Marijuana law reform: Mexico's president changes tack
It has been quite a change of heart for Mexico's President Enrique Pena Nieto.
Only a few months ago, he said he was not in favour of legalising marijuana. Now he is making steps to allow the use of medical marijuana and considering changes to decriminalise small quantities of the drug for recreational use.
The news came just two days after he addressed the United Nations General Assembly at a special session on drug policy - a meeting that was called for by Colombia, Guatemala and Mexico in 2012 and seen as a chance to re-think the current strategy of fighting drug-trafficking.
In fact, President Pena Nieto was not even going to attend the meeting in New York until late last week when he made a U-turn.
Perhaps he realised that not showing up would send a pretty stark message about the importance he places on improving the lives of millions of Mexicans.
"My country is one of the nations that has paid a high price - an excessive price - in terms of peace, suffering and human lives, lives of children, young people, women and adults," the president said at the UN. "We know the limitations and the painful implications of the prohibitionist enigma."
The so-called war on drugs that was introduced in 2006 by his predecessor Felipe Calderon was aimed at cracking down on cartels with military might.
But rather than making things better, it has resulted in more than 100,000 deaths, 27,000 disappeared and a turf war among criminal gangs.
In the wake of the disappearance of 43 students in the town of Iguala in September 2014, there is a lot of anger about human rights abuses and the level of violence in the country.
Back in November, four people won a Supreme Court case that ruled that prohibiting people from growing marijuana for consumption was unconstitutional. It was seen as a historic vote that would pave the way to liberalising drug laws in the country.
Businessman Armando Santacruz was one of the plaintiffs. For years he has worked to improve security and justice in the country through the organisation Mexico United Against Crime. But after a while, he realised they were missing a piece of the puzzle.
"The elephant in the room that nobody was talking about was drug policy. In other words anything we did, if we did not address drug policy, would be fruitless," he says.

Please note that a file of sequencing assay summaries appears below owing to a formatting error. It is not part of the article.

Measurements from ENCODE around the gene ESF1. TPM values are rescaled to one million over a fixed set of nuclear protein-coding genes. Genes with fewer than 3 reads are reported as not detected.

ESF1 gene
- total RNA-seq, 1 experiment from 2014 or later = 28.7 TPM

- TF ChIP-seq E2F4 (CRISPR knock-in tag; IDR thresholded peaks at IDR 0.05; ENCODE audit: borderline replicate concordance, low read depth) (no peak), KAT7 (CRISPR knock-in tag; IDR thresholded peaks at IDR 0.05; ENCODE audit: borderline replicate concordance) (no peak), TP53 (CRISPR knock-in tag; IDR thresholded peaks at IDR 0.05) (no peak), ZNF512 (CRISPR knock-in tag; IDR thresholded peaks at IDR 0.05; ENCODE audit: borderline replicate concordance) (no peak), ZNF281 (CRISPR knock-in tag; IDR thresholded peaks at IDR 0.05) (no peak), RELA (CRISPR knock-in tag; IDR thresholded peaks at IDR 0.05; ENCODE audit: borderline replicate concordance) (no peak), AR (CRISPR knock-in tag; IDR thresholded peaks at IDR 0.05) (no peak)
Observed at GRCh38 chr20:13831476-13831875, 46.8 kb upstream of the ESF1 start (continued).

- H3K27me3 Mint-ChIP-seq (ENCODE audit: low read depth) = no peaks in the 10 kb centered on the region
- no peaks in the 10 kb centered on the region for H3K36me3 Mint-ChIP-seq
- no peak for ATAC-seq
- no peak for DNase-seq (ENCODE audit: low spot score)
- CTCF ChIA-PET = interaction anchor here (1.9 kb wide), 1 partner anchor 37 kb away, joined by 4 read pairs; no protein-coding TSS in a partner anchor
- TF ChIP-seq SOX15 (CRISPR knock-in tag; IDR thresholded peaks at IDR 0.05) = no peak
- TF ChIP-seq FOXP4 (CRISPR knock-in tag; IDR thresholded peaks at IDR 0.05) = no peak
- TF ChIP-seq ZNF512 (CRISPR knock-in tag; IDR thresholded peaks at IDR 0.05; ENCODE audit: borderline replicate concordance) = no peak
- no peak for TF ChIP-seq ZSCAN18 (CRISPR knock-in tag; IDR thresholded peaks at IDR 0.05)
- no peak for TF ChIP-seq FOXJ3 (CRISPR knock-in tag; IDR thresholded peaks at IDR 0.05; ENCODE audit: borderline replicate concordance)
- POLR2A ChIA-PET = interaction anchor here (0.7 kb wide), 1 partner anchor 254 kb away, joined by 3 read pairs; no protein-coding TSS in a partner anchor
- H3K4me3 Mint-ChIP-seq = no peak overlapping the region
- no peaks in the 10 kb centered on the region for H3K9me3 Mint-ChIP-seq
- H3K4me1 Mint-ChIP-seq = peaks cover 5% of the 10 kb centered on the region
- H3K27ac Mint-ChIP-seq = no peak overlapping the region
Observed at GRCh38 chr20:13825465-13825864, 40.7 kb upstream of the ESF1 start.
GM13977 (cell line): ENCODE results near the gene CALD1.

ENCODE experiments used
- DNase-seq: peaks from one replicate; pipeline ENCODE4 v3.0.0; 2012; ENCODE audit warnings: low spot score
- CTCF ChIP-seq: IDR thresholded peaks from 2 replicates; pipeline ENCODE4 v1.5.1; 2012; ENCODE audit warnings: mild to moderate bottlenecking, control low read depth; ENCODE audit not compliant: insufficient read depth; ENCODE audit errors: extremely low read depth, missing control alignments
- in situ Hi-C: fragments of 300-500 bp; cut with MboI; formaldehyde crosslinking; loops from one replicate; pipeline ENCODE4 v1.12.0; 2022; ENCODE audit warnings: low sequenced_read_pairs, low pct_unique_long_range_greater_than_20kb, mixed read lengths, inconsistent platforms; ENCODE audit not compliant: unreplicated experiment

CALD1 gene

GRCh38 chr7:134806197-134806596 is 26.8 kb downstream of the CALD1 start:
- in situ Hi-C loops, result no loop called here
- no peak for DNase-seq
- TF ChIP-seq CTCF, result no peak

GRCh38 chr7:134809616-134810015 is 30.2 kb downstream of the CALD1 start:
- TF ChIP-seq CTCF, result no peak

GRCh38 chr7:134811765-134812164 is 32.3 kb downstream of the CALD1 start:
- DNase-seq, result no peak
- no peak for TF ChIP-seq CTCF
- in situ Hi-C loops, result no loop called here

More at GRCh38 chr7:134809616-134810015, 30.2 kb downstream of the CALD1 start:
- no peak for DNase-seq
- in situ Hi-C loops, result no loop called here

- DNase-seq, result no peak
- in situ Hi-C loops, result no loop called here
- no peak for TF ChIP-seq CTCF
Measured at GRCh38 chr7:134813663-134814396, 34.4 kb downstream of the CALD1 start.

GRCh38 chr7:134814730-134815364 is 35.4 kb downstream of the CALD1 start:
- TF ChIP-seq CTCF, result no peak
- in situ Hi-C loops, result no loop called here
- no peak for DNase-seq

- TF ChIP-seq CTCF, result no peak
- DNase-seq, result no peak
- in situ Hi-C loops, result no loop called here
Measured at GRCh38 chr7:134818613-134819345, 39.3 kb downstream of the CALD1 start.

"Drug policy was the main driver behind violence, behind the huge power that the cartels were achieving, that organised crime was achieving through the inordinate profits they were getting from drugs."
It was then that he and three other activists formed the small club called the Mexican Society for Responsible and Tolerant Use (SMART, in Spanish). They began their campaign in 2013 and won the Supreme Court case five months ago which paved the way for a national debate on marijuana.
"I think it's hugely significant," says Hannah Herzer of the Drug Policy Alliance regarding the conversations and changes going on in Mexico.
"It wasn't done because those that are behind it want to see marijuana consumption go up. It's done because this is the smarter way to address a problem that is not going away."
For Mr Santacruz, full legalisation of marijuana - and eventually regulation of other drugs - makes economic and political sense.
"It's a very good way of depriving organised crime of one of its easiest sources of profits and cash-flow," he says.
"The more you deprive organised crime of massive cash flow the more you change the power equation between government and organised crime and make it easier for them to fight them."
Racketeering and extortion
But not everyone agrees.
"It's a fallacy, a huge lie and a big deception," says Consuela Mendoza Garcia, the president of the National Union of Parents and Families.
"I think that drug traffickers must be laughing about these kind of measures because marijuana isn't a business - there are lots more drugs but not only that - there's racketeering, kidnappings, extortion. That won't change because they legalise marijuana."
While the political debate continues, others are focusing on changing the future through education.
Claudia Rodon Fonte works with the Collective for an Integral Drugs Policy. She thinks the need for more open debate is more necessary than ever.
"Drug consumption here is lower than 3% of the population," she says. "That's rising because many of the drugs that used to go to the US are now staying in the country. Much of the time, as payment for transit. So now there's much more supply than there was before."
She thinks too many lies are told about drugs which does not help young people make informed decisions.
One of the projects she works with is setting up small laboratories at festivals where users can get their substances tested and make sure they are safe.
But it is a grey area - what she is doing is not illegal but some controlled substances to test the drugs properly are hard to come by. With a more liberal drugs policy, their work could be made easier.
What is happening in Mexico is an important step but it does not go far enough for people like Armando Santacruz. He is convinced a drastic change in approach is the only way to make things better.
"Mexico has had more people disappear than Argentina and Chile together during their whole military regimes," he says. "We've had more Mexicans die in the drugs war than the US has had in Afghanistan and Iraq together. It's unreal. There's no way you can justify that kind of human cost."